Back in 2016, the Canadian province of Quebec invested US$1 billion in Bombardier’s C Series program. Many saw this as a way to protect Quebec jobs and business as the program struggled with progress. Much has happened since then, including a majority acquisition of the program by Airbus. The program now needs more funds, but Quebec’s current premier is ruling out pouring more cash into the joint venture.
The need for more cash
In Bombardier’s fourth-quarter earnings report it outlined the need for additional cash investments that will be used for activities such as aircraft production:
“While the A220 program continues to win in the marketplace and demonstrate its value to airlines, the latest indications of the financial plan from [Airbus Canada Limited Partnership] calls for additional cash investments to support production ramp-up, pushes out the break-even timeline, and generates a lower return over the life of the program.”Advertisement
According to AIN, Bombardier has invested a total of $6 billion in the former CSeries program since 2008. In October 2017, Bombardier agreed to hand over 51% of the program to Airbus while keeping a 31% stake in the newly formed “C Series Aircraft Limited Partnership (CSALP)”. The Provincial government of Quebec took the remaining 19%. CTV News has slightly different numbers, with 50.06% owned by Airbus, 33.58% for Bombardier and 16.36% for the Quebec government.
When we contacted Airbus, this is what they had to say:
“Airbus is fully committed to the success of the A220, to Quebec and Canadian aerospace and will continue to fund the programme on its way to breakeven.
“The partnership (Airbus Canada Limited Partnership) is working hard to make a huge success of the A220 (-100 & -300), to sell the aircraft, ramp-up production and reduce costs to make the A220 a commercial and economic success.
“We cannot comment on our partners’ (Bombardier and Investissement Quebec) financial matters.”
How Quebec is involved
Quebec struck a deal with Canadian aerospace company, Bombardier, to invest US$1 billion in the plane maker’s CSeries program. For the Canadian province of Quebec, the decision was a straightforward move to protect its homegrown business and local jobs, which represented 2% of the province’s GDP, according to the Globe and Mail.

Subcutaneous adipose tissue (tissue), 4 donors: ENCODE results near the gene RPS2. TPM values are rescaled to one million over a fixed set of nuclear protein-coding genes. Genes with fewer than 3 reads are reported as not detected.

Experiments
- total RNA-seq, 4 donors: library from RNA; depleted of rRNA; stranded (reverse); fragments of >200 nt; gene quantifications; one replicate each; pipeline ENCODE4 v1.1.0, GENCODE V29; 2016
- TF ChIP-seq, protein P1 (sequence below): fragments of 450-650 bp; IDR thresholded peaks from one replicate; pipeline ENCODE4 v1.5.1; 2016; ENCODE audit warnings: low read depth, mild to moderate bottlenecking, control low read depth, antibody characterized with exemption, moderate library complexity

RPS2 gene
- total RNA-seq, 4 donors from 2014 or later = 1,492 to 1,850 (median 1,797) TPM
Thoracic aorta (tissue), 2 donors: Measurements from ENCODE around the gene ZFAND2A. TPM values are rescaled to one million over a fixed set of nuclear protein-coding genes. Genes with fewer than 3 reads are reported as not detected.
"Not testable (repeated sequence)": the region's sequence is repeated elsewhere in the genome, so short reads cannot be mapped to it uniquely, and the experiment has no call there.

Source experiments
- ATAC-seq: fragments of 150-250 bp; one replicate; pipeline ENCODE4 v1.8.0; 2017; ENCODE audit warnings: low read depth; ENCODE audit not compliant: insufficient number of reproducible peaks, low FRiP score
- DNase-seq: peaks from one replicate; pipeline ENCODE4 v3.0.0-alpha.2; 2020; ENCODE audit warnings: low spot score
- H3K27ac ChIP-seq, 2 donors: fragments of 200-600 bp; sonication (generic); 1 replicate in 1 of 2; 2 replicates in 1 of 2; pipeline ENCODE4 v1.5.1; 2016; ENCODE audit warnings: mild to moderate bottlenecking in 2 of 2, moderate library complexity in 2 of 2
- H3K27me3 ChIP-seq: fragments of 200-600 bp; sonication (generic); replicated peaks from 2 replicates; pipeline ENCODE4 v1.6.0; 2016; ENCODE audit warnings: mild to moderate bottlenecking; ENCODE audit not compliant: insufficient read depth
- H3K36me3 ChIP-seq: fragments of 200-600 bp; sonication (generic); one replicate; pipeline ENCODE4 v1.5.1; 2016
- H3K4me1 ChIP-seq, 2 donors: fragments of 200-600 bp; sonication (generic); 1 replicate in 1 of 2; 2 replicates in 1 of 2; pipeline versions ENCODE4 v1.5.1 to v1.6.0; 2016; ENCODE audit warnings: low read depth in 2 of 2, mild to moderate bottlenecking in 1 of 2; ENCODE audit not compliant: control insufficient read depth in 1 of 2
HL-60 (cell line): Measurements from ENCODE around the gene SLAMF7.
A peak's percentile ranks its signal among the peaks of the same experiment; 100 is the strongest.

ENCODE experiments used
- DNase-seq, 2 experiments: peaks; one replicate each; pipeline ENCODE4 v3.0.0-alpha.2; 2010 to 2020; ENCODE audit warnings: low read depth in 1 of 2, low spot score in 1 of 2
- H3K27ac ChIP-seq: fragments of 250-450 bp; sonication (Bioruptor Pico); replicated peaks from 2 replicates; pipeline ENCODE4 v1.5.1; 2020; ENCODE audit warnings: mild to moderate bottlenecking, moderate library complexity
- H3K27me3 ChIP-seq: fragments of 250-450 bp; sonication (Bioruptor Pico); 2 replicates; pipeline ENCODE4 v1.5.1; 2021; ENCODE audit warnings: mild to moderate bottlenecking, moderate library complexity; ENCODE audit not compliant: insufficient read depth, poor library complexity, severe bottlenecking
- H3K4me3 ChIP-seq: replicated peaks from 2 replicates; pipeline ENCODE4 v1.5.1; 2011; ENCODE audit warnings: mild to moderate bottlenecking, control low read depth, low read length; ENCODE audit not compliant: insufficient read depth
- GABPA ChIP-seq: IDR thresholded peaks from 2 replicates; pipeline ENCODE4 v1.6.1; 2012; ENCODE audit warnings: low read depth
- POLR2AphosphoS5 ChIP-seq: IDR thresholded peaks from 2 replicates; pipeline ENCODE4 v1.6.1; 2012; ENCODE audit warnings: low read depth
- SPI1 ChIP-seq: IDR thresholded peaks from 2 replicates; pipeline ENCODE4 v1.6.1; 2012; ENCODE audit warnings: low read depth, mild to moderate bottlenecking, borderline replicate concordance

According to BBD True North, Bombardier employed as many as 16,000 people in Quebec in 2018. However, 2,500 Quebec workers were laid off later in the year, putting the number closer to 13,500. However, the number is still significant enough to be an important political issue.
Despite Bombardier’s significant presence in Quebec, Premier Francois Legault is ruling out handing over more money to the joint venture, saying the following to reporters:
“They should have invested in Bombardier, in the whole company. Now we find ourselves in a situation where Airbus has the majority of shares, so it’s very difficult to make sure that cost sharing in that unit is done correctly.”
According to CTV News, in 10 days Quebec will specify its intentions regarding its participation in the Airbus Canada Limited Partnership (SCAC). On Tuesday, Quebec provincial Economy Minister Pierre Fitzgibbon said he was working closely with Bombardier and Airbus to find solutions.
Under the agreement struck with Bombardier, Airbus will be able to buy Quebec’s share of the A220 program at the end of June 2023. It will then be able to purchase Bombardier’s stake in the limited partnership in 2026. Of course, if all three parties agree to changes in the contract, it would seem plausible that the timeline could change, as well as the balance in ownership.
The A220 has become a favorite amongst travelers and seems to have gained some momentum last year as it secures notable orders from airlines like Air France. Some airlines have even indicated an interest in a stretched version of the aircraft. Unfortunately, the program needs more money in the short-term to cover production costs.
Do you think Quebec should further its investment? Or try to exit the program completely? Let us know in the comments.